I have an XPS 8300 i7. I want to change the existing motherboard to Asus P8P67 PRO. Has anyone done anything similar and faced any problems? Mainly, any problems with a re-install of Win 7 from recovery discs. Does anyone know the Dell motherboard is linked to the Win 7 install?
Thanks in advance
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You would need to buy a valid retail license for Windows 7. The license that comes with the computer is called OEM, is specific to Dell, and is restricted to the computer with which it shipped. Generally, the installation disk will check the BIOS to see if it is a Dell system; if not, it will usually abort the install. I've heard of instances where it will install, but in any case, it will not accept the Product Key for activation.
Other things to watch out for, which are common for this type of project ... various control panel and peripheral devices in the system do not always have standard connectors, so sometimes rewireing a connector is necessary. I can't say for certain for the 8300 in particular. Also the alignment of mounting holes can affect how easily other boards can be used.
Use the Windows 7 disc you have and the Product Key from the Certificate of Authenticity on your Dell PC. Installation will not be aborted.
With a third-party/non-Dell motherboard? I don't think so. Even IF it didn't abort the install (which my experience says it probably will) and IF it does allow you to activate Windows using the Product Key from the COA (again, my experience says it will not), it is NOT legal - it is a violation of the EULA you agree to when running Windows.
From my experience, the key will activate. As has been stated, such a use would be a violation of the OEM agreement, although in some countries the law might supersede those restrictive terms. The key will likely activate even with a regular retail or OEM copy of Windows (for those who want to reinstall but don't have the factory disc).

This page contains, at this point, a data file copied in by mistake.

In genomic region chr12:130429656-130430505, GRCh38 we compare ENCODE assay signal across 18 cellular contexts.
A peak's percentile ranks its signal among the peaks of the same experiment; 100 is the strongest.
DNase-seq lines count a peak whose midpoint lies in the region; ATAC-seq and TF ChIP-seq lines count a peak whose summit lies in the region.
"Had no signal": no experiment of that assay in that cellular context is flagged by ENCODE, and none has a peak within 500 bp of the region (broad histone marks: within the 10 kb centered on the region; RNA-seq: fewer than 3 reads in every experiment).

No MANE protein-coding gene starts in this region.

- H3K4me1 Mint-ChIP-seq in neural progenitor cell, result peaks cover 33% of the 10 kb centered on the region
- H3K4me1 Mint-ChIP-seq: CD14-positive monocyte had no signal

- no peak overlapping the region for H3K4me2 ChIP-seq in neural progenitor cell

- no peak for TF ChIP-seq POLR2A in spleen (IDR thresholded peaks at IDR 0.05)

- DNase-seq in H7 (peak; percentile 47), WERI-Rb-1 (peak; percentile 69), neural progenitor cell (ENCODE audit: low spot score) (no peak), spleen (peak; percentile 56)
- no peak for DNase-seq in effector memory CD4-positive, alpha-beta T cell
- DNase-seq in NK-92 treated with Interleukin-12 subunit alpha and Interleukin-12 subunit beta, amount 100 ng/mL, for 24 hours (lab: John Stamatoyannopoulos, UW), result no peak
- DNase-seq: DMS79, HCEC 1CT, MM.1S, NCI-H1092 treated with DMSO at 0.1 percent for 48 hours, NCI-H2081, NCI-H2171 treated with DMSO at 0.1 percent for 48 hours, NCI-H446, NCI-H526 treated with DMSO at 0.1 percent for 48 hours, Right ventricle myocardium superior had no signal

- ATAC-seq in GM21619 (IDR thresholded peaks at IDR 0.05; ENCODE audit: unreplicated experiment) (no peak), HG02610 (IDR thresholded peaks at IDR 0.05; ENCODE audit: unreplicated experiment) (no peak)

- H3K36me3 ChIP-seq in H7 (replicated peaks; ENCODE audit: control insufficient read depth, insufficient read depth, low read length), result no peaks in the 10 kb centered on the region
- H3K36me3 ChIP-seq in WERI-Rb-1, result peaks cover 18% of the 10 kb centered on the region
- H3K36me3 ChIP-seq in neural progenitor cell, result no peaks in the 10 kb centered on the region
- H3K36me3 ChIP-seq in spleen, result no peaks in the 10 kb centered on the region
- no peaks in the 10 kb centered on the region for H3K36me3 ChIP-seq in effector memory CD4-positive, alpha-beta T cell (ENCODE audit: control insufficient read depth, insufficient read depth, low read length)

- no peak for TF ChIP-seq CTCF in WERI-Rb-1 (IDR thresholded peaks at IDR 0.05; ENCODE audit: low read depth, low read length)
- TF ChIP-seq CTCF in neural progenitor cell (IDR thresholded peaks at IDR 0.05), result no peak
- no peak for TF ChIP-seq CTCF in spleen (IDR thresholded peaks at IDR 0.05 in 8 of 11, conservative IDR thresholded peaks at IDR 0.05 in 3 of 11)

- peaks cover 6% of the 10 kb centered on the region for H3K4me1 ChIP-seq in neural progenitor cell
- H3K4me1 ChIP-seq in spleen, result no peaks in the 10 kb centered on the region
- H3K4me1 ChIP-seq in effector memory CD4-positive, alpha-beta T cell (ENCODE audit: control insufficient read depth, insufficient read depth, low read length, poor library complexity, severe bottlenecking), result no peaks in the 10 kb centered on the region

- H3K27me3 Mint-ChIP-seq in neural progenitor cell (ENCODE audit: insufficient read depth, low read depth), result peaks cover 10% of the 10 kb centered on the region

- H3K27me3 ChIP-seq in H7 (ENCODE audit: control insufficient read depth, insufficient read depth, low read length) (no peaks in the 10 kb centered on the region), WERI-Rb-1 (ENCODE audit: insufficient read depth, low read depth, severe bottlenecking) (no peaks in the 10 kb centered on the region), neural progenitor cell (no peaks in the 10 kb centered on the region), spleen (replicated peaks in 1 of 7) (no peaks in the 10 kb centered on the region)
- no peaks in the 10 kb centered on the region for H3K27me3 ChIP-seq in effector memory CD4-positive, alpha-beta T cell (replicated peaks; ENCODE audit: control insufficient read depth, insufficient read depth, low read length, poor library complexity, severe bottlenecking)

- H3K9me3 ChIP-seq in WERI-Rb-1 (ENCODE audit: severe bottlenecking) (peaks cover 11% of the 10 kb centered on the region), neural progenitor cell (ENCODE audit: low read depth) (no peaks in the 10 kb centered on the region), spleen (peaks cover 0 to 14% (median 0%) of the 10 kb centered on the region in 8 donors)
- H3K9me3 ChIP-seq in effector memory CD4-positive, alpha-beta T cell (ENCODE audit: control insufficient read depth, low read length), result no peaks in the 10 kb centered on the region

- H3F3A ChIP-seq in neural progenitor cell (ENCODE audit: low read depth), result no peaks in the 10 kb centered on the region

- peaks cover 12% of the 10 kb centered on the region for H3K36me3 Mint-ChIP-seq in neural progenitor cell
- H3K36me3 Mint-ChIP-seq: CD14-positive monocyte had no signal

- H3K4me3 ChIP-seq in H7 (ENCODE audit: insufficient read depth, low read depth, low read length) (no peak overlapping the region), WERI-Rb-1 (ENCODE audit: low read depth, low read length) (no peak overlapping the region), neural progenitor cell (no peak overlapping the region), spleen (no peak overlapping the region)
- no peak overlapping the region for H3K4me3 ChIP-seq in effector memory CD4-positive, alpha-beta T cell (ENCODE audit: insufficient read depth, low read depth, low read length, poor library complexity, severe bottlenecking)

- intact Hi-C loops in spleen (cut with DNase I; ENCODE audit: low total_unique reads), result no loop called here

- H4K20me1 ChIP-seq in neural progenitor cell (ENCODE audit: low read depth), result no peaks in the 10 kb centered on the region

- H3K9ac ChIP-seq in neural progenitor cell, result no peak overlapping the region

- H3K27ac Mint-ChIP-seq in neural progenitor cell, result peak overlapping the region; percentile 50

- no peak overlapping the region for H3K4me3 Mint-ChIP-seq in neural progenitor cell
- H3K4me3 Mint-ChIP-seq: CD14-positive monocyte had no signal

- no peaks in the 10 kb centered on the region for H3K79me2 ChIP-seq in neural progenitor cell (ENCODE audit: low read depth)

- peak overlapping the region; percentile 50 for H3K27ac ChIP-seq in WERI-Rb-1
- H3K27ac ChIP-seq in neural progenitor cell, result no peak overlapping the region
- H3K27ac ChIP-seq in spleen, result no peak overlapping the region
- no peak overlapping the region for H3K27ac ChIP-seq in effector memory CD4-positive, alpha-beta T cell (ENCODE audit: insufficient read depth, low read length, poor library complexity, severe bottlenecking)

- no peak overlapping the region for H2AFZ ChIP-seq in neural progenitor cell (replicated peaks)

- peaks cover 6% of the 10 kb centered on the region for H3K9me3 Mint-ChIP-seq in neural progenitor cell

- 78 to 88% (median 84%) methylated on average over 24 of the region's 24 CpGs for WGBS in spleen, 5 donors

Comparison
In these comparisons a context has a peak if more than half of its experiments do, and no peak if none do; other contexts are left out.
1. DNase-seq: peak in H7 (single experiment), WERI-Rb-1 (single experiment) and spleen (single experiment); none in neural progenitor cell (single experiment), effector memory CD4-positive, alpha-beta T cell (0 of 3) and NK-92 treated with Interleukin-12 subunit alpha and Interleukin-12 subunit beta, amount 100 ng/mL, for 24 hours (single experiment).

Install a third party SATA card before the swap and use it for the first boot after the swap, and the Windows install should repair itself, saving a reinstall. (The OP can purchase an OEM copy of Windows and enter its key for activation.)
The only key I've seen that wouldn't activate was from a Family Pack; it would only activate on an upgrade, not a clean install. The upgraded instance (Vista, in that case) did not have to be activated itself.
Let the OP decide what he/she wants to do. I for one will not buy another licence unnecessarily. You said installation would be aborted but that was true up to Windows 2000 Professional.
Let the OP decide what he/she wants to do. I for one will not buy another licence unnecessarily.
Sure, no one is forcing him to do one thing over another, but not doing so is a illegal in nearly every country (if not all).
that was true up to Windows 2000 Professional
I've never messed with 2000 or previous, so that can't be true. My experience says it will not allow it, but I'm not saying that is the only outcome anyone can ever experience - I've heard people say they have been able to, then others that they could not.
He asked for potential problems with this project ... there it is ... a potential problem.